by Dr. Bruce Dooley
In 2006, according to the American Heart Association, 1.3 million coronary angioplasty procedures were performed at an average cost of $48,399 each, or more than $60 billion, and 448,000 coronary bypass operations were performed at a cost of $99,743 each, or more than $44 billion. In other words, Americans spent more than $100 billion in 2006 for these two procedures alone.
Despite these costs, a randomized controlled trial published in April 2007 in The New England Journal of Medicine found that angioplasties and stents do not prolong life or even prevent heart attacks in stable patients (i.e., 95% of those who receive them). Coronary bypass surgery prolongs life in less than 2-3% of patients who receive it, those with the most severe disease. In contrast, the INTERHEART study, published September 2004 in The Lancet, followed 30,000 men and women on six continents and found that changing lifestyle could prevent at least 90% of all heart disease.
Many think of heart disease as a problem men usually face, but it’s also the No. 1 killer of women in the United States. In fact, one in three women will die of cardiovascular disease. That’s the bad news. The good news is that there are many effective ways to treat and reverse heart disease without these invasive surgeries or reliance upon prescription medications. I will describe these below. But let’s first shift our focus to the multi-billion dollar industry supporting prescription statin drugs and the cholesterol myth.
Noted physician, Dr. Andrew Weil at the U.S. Senate February 27, 2009 hearing on Integrative Medicine stated:
“We have powerful technology, but we misuse it and overuse it, driving up costs and worsening health outcomes. To choose just one small example, expensive cholesterol-lowering statin medications, which may have serious side effects, are being recommended for millions of healthy women and healthy men over 69 years of age, but an analysis in the January 2007 issue of the The Lancet concluded that such medications did not reduce total deaths in those groups.”
For side effects, one of the worst classes of prescriptions it appears, are the statins. A review paper co-authored by Beatrice Golomb, MD, PhD, Associate Professor of Medicine at the University of California, San Diego School of Medicine and Director of UC San Diego’s Statin Study Group, cites nearly 900 studies on the adverse effects of HMG-CoA reductase inhibitors (statins), a class of drugs widely used to treat high cholesterol. “Muscle problems are the best known of statin drugs’ adverse side effects,” said Golomb. “But cognitive [memory, thinking] problems and peripheral neuropathy, or pain or numbness in the extremities like fingers and toes, are also widely reported.” A spectrum of other problems, ranging from blood glucose elevations to tendon problems, can also occur as side effects from statins.”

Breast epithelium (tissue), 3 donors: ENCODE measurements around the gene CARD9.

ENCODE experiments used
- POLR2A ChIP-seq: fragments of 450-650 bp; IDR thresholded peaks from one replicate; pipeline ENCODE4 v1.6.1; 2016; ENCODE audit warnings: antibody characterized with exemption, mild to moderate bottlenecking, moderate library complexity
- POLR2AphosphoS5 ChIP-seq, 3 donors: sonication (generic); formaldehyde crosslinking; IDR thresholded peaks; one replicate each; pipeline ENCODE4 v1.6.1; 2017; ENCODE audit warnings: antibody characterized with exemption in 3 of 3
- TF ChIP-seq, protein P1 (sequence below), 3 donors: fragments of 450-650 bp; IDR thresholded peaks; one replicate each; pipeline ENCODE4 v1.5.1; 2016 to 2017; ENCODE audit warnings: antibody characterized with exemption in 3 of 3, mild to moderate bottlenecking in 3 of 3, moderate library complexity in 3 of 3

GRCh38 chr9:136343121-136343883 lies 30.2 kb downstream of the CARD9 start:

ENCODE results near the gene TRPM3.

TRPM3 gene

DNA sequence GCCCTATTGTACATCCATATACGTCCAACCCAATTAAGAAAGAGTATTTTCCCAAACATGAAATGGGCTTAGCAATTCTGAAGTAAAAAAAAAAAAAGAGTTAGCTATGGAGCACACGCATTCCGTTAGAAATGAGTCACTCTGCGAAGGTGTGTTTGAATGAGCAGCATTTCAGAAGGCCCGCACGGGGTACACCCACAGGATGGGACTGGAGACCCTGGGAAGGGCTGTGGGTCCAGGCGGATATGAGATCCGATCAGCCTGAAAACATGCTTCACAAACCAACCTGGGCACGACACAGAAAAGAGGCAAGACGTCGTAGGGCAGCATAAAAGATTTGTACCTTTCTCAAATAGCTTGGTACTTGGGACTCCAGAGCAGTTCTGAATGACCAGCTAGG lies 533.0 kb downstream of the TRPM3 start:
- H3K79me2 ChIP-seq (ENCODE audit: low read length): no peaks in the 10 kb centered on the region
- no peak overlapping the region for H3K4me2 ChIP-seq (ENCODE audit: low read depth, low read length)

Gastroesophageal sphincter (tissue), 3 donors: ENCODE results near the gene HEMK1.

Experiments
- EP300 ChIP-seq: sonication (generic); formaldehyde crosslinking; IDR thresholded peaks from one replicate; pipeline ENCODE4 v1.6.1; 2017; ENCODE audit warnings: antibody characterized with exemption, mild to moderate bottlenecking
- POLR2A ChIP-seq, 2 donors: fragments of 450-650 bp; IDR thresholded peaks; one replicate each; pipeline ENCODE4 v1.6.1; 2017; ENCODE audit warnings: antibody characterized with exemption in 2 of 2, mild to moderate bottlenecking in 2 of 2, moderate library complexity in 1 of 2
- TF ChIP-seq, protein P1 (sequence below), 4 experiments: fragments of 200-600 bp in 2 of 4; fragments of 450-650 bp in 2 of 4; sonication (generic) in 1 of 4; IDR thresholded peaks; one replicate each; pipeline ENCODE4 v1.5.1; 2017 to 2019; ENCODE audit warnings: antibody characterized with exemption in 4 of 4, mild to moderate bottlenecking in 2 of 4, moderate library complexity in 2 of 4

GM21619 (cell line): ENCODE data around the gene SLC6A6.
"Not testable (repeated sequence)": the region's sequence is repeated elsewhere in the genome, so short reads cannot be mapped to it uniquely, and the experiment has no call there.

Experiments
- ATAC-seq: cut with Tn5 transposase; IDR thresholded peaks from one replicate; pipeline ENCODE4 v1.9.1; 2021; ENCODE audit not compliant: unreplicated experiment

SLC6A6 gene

Conditions commonly called “Heart Disease” are actually part of a broad spectrum of symptoms involving narrowing of the arteries. The process by which arteries become narrowed is called arteriosclerosis. Other names or descriptions of arteriosclerosis are hardening and narrowing of the arteries, plaque and atherosclerosis. It is present to some degree in all of us. Autopsies performed on young GIs killed in the Korean and Vietnam wars revealed the large majority (78%) of these 19 to 21-year-old men had signs of advanced arteriosclerosis in their coronary arteries.
This narrowing of the arteries can cause either slow-developing or abrupt reduction/stoppage of blood flow (and thus oxygen), which will cause the following conditions:
- Circulation problems, including cold feet and/or hands
- Erectile Dysfunction / Impotency
- Angina & chest pains
- Heart disease: Heart Attack, Arrhythmias, Congestive Heart Failure
- Stroke (“Brain Attack”) or TIA (“Mini-stroke”)
- Memory loss, lack of focus, “brain fog”
- Leg cramps or pains either at rest or with exercise
- Slow healing sores
- Shortness of breath, swelling of feet
- Visual and hearing loss
- Poor digestion
- Low energy
- Mechanism of Arteriosclerosis